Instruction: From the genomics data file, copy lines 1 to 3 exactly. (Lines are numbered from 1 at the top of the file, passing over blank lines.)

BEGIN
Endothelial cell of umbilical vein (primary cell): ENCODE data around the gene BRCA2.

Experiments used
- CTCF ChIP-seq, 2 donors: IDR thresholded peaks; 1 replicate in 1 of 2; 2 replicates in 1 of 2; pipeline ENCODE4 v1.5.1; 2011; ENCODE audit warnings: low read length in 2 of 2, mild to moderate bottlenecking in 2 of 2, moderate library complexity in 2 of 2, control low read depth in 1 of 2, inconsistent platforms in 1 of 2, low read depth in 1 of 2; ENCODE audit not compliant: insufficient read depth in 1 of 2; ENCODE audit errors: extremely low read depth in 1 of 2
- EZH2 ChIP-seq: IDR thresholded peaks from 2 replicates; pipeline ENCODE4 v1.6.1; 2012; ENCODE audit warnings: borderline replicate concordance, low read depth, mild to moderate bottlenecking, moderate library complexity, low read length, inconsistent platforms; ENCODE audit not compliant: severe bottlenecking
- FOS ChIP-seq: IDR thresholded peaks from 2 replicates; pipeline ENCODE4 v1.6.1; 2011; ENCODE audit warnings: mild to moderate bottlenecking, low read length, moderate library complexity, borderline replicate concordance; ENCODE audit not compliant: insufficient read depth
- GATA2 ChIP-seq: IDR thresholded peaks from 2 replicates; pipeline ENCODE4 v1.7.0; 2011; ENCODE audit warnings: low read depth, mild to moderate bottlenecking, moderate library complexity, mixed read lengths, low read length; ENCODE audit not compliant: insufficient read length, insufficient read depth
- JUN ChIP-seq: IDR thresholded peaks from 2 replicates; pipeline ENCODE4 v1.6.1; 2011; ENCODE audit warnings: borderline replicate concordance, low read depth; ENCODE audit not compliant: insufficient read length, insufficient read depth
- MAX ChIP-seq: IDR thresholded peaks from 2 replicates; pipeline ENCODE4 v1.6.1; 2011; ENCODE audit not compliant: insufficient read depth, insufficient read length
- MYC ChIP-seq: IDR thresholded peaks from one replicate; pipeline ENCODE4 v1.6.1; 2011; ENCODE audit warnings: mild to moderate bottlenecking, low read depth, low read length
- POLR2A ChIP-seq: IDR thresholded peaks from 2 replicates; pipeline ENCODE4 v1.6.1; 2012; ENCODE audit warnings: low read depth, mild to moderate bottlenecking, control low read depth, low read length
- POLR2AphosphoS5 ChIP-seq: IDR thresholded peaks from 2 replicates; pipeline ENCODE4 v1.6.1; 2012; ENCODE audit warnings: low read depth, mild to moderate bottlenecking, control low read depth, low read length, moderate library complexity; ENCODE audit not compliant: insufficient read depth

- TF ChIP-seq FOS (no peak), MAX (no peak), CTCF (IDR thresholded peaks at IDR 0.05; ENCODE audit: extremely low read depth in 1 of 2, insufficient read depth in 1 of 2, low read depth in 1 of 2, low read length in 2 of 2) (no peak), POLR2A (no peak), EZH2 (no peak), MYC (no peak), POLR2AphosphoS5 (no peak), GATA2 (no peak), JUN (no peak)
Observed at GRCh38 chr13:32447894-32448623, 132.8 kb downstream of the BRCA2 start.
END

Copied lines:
Endothelial cell of umbilical vein (primary cell): ENCODE data around the gene BRCA2.

Experiments used
- CTCF ChIP-seq, 2 donors: IDR thresholded peaks; 1 replicate in 1 of 2; 2 replicates in 1 of 2; pipeline ENCODE4 v1.5.1; 2011; ENCODE audit warnings: low read length in 2 of 2, mild to moderate bottlenecking in 2 of 2, moderate library complexity in 2 of 2, control low read depth in 1 of 2, inconsistent platforms in 1 of 2, low read depth in 1 of 2; ENCODE audit not compliant: insufficient read depth in 1 of 2; ENCODE audit errors: extremely low read depth in 1 of 2